From C to D | MI | 15 03 2023 | 14:05

Muddle and no end?

Schubert never heard his last symphony. For a long time it was listed as number 9, as number 8 the two movements of the “Unfinished” were ranked. A “Gasteiner Symphony” has been sought for a long time. From a mention in a letter, it was given the number 7, corresponding to the time it was written. The “great” C major was regarded as the last “completed” work because it was supposed to have been composed in March 1828 and was ranked “ninth”. However, the “great C major” was composed in the years 1825/26, i.e. after the so-called “Unfinished”. Today one might know that the symphony mentioned in Schubert’s letter from Gastein meant the “great C major”. The musicologist Ernst Hilmar was able to prove that the supposed No. 8 at the top right on the first sheet of the score is a truncated 5, and that the “big C major” was therefore written in March 1825. The year 1828 was noted on the score in someone else’s hand. Since 1978, since the German index was reprinted, Schubert’s last symphony has definitely been number 8, in the order in which it was composed. In order to distinguish the eighth from the short sixth, which is also in C major, it has been given the nickname “big C major”, which perhaps also implies a value judgement. “The Great C Major” was first performed in the Gewandhaus in Leipzig under the baton of Felix Mendelssohn Bartholdy on March 31, 1839 – eleven years after Schubert’s death.

Not modern enough

“The whole orchestra pounded. A terrific impression. The sold-out Philharmonic was incredibly enthusiastic,” said an enthusiastic reviewer after the world premiere of Stravinsky’s Violin Concerto. The “Concerto en ré” is considered a highlight in the orchestral history of the Rundfunk-Sinfonieorchester Berlin. Stravinsky himself conducted the premiere in Berlin on October 23, 1931 with the Funkorchester. The soloist was the client, the American-Polish violinist Samuel Dushkin.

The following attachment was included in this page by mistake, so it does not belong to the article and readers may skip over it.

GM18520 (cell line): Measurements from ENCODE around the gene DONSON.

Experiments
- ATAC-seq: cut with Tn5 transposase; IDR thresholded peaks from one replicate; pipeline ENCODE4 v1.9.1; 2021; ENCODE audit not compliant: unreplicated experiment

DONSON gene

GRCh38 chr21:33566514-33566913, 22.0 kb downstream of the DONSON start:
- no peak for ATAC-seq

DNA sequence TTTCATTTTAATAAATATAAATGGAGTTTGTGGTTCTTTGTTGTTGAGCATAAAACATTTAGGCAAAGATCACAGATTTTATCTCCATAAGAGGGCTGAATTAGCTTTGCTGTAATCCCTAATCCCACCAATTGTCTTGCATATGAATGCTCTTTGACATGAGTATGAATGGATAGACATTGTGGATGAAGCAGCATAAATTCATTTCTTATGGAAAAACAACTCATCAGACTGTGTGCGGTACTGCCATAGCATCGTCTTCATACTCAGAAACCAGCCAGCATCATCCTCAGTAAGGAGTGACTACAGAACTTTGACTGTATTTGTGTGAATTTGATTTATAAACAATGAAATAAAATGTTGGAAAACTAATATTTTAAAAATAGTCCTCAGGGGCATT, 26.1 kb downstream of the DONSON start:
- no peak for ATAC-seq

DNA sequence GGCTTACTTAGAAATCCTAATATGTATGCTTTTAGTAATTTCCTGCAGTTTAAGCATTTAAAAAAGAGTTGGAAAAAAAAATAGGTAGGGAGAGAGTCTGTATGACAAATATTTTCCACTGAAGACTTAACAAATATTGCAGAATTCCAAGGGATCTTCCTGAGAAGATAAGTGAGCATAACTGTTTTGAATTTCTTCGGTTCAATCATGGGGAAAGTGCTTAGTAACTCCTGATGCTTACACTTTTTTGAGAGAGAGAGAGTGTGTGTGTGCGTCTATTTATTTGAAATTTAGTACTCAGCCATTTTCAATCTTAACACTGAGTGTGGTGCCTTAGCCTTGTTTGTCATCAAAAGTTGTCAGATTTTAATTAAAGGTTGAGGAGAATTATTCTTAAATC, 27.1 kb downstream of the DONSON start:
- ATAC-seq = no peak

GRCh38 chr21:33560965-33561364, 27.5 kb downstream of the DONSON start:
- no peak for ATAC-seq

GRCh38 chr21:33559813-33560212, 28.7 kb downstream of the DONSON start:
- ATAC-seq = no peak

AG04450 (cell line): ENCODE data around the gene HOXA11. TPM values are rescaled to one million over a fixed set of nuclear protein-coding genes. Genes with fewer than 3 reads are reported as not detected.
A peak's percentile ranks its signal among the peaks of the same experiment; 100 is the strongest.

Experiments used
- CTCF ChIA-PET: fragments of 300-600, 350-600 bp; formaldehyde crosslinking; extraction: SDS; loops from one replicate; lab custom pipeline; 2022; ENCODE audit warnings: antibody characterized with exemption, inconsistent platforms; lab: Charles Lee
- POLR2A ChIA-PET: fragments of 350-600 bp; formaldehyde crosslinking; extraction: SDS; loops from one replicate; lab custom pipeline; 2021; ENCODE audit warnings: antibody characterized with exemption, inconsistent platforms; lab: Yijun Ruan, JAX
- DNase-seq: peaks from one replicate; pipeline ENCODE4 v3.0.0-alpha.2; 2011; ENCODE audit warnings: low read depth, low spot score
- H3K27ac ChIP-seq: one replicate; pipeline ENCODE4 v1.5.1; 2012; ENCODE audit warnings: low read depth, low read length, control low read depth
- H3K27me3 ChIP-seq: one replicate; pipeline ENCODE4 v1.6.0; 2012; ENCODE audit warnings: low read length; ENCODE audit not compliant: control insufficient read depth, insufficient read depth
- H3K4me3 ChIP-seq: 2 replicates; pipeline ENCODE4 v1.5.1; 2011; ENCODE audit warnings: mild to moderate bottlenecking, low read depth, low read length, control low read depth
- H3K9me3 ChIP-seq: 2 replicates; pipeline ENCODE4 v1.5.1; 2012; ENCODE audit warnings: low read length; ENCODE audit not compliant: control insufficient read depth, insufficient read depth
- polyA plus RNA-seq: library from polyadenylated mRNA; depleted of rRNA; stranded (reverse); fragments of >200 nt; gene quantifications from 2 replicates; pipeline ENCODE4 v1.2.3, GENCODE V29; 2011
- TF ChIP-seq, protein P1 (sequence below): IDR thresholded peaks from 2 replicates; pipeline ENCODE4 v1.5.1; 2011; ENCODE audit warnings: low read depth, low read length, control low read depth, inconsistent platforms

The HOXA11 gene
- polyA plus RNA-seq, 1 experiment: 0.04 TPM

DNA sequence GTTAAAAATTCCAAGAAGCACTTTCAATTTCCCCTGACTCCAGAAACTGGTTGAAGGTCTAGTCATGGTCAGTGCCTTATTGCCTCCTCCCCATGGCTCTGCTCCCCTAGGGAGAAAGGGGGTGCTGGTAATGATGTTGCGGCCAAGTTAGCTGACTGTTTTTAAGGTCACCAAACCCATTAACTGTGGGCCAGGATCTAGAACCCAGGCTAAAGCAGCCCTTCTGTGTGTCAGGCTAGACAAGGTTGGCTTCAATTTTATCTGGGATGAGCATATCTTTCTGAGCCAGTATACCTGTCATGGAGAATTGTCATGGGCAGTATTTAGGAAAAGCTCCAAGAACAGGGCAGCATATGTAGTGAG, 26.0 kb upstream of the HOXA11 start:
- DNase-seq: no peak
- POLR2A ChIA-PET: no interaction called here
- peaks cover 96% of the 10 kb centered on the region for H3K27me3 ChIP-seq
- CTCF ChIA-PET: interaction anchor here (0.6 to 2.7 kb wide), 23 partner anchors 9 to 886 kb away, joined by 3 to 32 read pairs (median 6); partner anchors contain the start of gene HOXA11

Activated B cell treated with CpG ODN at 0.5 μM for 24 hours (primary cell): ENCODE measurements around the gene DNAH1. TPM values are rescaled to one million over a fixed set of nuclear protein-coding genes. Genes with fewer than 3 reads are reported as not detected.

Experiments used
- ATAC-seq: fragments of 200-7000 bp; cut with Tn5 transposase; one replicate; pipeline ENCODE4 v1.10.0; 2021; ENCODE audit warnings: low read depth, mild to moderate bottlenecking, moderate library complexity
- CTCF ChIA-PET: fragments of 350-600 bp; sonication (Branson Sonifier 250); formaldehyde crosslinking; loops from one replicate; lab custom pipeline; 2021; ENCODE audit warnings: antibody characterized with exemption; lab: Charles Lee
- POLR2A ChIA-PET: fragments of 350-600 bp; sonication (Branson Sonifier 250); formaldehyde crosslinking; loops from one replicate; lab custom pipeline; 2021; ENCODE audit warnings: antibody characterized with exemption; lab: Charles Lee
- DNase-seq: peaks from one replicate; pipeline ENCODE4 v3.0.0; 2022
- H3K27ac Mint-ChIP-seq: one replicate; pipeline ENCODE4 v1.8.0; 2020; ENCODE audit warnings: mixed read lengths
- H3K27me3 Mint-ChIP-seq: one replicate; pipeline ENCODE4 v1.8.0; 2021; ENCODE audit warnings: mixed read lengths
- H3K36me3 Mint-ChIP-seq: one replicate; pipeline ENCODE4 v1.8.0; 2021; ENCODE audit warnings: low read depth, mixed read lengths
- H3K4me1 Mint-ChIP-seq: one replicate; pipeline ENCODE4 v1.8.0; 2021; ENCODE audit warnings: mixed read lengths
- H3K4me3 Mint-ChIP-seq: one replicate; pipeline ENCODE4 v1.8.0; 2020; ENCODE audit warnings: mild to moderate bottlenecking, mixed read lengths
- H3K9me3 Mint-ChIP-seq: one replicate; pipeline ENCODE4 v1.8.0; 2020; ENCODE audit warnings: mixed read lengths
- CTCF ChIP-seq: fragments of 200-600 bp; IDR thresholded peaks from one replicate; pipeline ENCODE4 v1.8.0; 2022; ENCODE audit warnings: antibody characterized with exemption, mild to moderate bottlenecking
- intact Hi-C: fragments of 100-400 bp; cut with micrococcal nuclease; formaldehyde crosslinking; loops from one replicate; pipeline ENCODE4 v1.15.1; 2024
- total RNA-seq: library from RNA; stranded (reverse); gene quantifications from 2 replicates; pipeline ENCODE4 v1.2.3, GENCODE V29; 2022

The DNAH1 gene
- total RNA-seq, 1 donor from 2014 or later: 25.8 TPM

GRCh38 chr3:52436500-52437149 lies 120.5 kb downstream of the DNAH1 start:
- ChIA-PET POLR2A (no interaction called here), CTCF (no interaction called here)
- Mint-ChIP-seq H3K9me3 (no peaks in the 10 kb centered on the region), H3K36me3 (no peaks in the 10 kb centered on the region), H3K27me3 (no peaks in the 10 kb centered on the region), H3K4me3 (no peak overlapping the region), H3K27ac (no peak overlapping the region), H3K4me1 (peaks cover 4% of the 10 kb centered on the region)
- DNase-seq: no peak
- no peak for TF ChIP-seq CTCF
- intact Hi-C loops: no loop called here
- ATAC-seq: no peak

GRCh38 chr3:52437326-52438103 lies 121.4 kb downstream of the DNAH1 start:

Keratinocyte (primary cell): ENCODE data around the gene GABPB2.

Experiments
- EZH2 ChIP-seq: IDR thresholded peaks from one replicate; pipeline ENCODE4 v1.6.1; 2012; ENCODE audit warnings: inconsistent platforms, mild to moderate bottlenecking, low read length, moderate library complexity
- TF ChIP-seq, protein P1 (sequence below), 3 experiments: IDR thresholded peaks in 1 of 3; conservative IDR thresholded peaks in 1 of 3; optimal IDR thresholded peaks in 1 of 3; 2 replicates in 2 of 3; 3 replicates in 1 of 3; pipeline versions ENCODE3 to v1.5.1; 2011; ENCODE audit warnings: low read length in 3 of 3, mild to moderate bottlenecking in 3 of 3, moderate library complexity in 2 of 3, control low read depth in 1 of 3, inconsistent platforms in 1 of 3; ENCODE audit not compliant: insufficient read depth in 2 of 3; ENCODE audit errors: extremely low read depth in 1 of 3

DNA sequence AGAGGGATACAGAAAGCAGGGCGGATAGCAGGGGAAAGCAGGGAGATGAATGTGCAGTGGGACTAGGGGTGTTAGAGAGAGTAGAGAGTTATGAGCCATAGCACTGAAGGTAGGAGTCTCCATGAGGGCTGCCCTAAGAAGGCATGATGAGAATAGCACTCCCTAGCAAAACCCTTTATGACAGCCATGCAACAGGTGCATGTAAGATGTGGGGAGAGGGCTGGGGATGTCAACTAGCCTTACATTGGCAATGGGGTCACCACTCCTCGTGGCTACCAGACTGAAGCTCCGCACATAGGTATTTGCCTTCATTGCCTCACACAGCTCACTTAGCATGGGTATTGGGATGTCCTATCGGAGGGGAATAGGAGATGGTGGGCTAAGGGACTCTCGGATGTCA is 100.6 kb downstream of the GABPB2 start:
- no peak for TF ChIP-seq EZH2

Strict modernists have accused the work of complaisance. Above all, a cautious return to baroque elements is striking. All five movements combine what Stravinsky had planned to do years earlier in connection with his octet: dispensing with crescendo and decrescendo (on smooth transitions from piano to forte and vice versa), instead rather abrupt juxtaposition in a return to the graduated dynamics. According to Stravinsky, his “main interest was in the various connections between the violin and the orchestra”. Russian tones are reminiscent of the violin solo from Stravinsky’s “The Soldier’s Tale”, the solo part in Aria I is reminiscent of ballet music, Aria II can pass as a homage to JS Bach, the final movement to Tchaikovsky.




Composer: Franz Schubert/ 1797-1828
Title: Symphony No.8 in C major DV 944 (formerly No.7 or No.9 according to DV)
Popular title: Great C major symphony
* Andante – Cheerful but not too much – 1.Satz
* Andante con moto – 2nd movement
* Joke. Allegro lively – Trio – 3.Satz
* Final. Allegro vivace – 4th movement
Orchestra: Radio Symphony Orchestra Berlin
Director: Vladimir Yurovsky
Length: 61:35 min
Label: EBU

Composer: Igor Stravinsky/1882 – 1971
Title: Concerto for Violin and Orchestra in D major
violin concerto
* Toccata – 1st movement
* Aria I – 2nd movement
* Aria II – 3rd movement
* Capriccio – 4.Satz
Soloist: Frank-Peter Zimmermann
Orchestra: Radio Symphony Orchestra Berlin
Director: Vladimir Yurovsky
Length: 18:15 min
Label: EBU

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